Professional baseball player shares his story…

When star Perth Heat pitcher Daniel Schmidt first started noticing his thinning hair at 18 he was determined to ensure he didn’t waste ‘the best years of his life” feeling low on confidence.

He researched solutions, sought a medical consultation and took Proscar to slow down his hair loss.

While the medication didn’t promote renewed growth it helped to preserve precious existing hair follicles so that, if he eventually chose to, he could successfully have a hair transplant.

Daniel says he knew he ‘had to take care of ” the genetically inherited male pattern baldness – possibly brought on early by the stress of a busy school and sporting schedule – that was making him increasingly self conscious.

At the age of 21 and after several consultations with renowned Perth based hair restoration physician, Dr Jennifer Martinick, Daniel had a hair transplant.

Now, at 25, after having two procedures, there are no signs of the former hair loss that once affected his confidence.

Daniel, who spends six months of the year playing baseball in the United States, says he is fortunate that, unlike many young men, he received appropriate treatment from the outset.

Although generally guarded about his privacy, Daniel is sharing his story to help other young men.

“Your early to mid twenties are meant to be the best years of your life and I didn’t want to spend those years with poor confidence and self esteem,” Daniel says.

“Losing your hair in your late teens and early twenties really does affect your confidence.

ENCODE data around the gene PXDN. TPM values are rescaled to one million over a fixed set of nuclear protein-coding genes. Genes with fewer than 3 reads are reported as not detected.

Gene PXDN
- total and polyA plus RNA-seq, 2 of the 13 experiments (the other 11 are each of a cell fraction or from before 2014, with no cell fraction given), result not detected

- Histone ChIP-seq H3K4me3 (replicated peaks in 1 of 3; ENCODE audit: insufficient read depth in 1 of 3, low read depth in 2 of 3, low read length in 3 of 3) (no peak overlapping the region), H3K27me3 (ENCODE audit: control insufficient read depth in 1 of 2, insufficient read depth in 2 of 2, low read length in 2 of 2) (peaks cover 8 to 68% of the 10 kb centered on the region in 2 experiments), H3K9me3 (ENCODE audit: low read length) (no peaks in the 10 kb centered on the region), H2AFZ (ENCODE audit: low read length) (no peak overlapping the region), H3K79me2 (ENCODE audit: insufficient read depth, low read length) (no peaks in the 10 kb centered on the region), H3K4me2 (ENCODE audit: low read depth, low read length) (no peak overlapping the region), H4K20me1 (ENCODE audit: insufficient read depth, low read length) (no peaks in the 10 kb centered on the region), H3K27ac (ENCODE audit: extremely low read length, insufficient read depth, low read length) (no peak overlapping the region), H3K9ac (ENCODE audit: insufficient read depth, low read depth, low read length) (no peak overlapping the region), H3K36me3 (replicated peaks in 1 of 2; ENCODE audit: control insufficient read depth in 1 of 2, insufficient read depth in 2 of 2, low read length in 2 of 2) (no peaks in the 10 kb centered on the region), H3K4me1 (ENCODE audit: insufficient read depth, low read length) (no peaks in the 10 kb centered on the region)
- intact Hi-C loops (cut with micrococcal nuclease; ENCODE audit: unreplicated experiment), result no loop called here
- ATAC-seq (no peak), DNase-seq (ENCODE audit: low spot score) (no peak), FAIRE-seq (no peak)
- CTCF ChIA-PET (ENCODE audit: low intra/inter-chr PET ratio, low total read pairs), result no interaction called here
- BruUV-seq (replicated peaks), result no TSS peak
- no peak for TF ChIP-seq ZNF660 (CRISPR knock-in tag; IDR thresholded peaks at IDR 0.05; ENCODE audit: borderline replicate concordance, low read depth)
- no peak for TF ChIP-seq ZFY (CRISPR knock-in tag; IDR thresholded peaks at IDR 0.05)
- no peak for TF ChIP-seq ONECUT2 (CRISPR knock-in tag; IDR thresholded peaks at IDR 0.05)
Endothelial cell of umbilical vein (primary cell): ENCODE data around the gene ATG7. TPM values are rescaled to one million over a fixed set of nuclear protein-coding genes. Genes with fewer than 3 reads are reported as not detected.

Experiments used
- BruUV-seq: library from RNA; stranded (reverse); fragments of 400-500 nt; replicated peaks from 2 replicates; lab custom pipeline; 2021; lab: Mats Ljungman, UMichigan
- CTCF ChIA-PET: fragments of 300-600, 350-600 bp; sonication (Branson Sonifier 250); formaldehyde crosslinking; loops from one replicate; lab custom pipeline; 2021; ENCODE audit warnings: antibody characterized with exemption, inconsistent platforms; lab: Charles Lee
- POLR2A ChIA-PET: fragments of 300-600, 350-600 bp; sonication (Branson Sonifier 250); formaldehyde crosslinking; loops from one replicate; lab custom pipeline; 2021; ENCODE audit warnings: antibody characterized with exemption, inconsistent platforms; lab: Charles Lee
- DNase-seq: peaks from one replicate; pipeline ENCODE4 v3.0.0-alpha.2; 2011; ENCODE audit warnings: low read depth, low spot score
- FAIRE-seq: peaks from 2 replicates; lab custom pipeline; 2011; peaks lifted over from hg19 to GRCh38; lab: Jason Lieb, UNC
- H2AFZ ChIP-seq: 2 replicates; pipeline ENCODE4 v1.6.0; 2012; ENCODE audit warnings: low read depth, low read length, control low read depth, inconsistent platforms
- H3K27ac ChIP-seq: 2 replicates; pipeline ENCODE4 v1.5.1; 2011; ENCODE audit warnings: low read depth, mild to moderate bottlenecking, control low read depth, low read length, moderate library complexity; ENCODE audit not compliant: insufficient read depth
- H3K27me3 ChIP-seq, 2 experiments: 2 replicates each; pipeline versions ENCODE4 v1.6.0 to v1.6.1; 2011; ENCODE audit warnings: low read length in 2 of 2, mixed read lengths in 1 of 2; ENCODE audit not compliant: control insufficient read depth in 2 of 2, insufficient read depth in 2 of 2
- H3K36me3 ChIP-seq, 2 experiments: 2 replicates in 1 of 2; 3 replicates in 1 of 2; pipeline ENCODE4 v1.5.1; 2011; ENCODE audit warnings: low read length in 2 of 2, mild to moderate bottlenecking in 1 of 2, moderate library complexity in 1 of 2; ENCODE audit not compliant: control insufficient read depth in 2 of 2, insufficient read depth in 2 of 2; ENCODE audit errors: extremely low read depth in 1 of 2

“I was a bit worried about the questions I may get from other guys after surgery, however I decided not to let that stop me.”

Daniel says young men’s concerns about hair loss are often trivialised and this deters them from seeking appropriate medical treatment.

Also, a lot of young men tend to put off obtaining a medical consultation because they hope the many promoted ‘quick fix miracle cures’ will renew their hair growth.

He says young men must be aware that the more they delay seeking appropriate treatment, the more time they waste on preserving their precious hair follicles.

“My advice is to get the first consultation with the right doctor as quickly as possible to ensure they take the treatment path that is right for them,” Daniel says.

“I think a lot of young men want to tell themselves that some of these promoted cures work, but there’s no miracle shampoo out there. ‘“

Daniel says he gained the confidence to go ahead with a hair transplant after witnessing the results on several men.

“A defining moment for me was when I saw just how good a hair transplant can look,” Daniel says.

“I have heard and read of cases where people have very obvious looking hair transplants, but after seeing the results of hair transplants by a local physician I felt very comfortable about going ahead.”

Dr Martinick, the former President of the International Society of Hair Restoration Surgery, (ISHRS) says she hopes young men will share their concerns about hair loss with a doctor.

She advises young men with male pattern baldness to seek treatment as early as possible to prevent further hair loss and, in the event that they may eventually choose to have a hair transplant, ensure they preserve precious donor follicles.

Dr Martinick says she receives a lot of requests from young men for hair transplants, but as a general rule she doesn’t perform hair transplants on men under 26.

However, she believes there are circumstances, where a more flexible approach is needed.

She says her professional concerns are that young men can be unrealistic about what can be achieved from a hair transplant and expect to regain the hair line of an eighteen year old.

In many cases, these young men do not comprehend that they only have a limited number of follicles for transplanting to achieve the results they desire.

“But if I am presented with a mature 21 year-old with a realistic perception of what hair transplanting can achieve  – and his hair loss is interfering with his quality of life – then I’ll consider undertaking a transplant,” Dr Martinick says.

“I have a much more open mind about transplanting young men than I had a couple of years ago as I understand they are only young once.”

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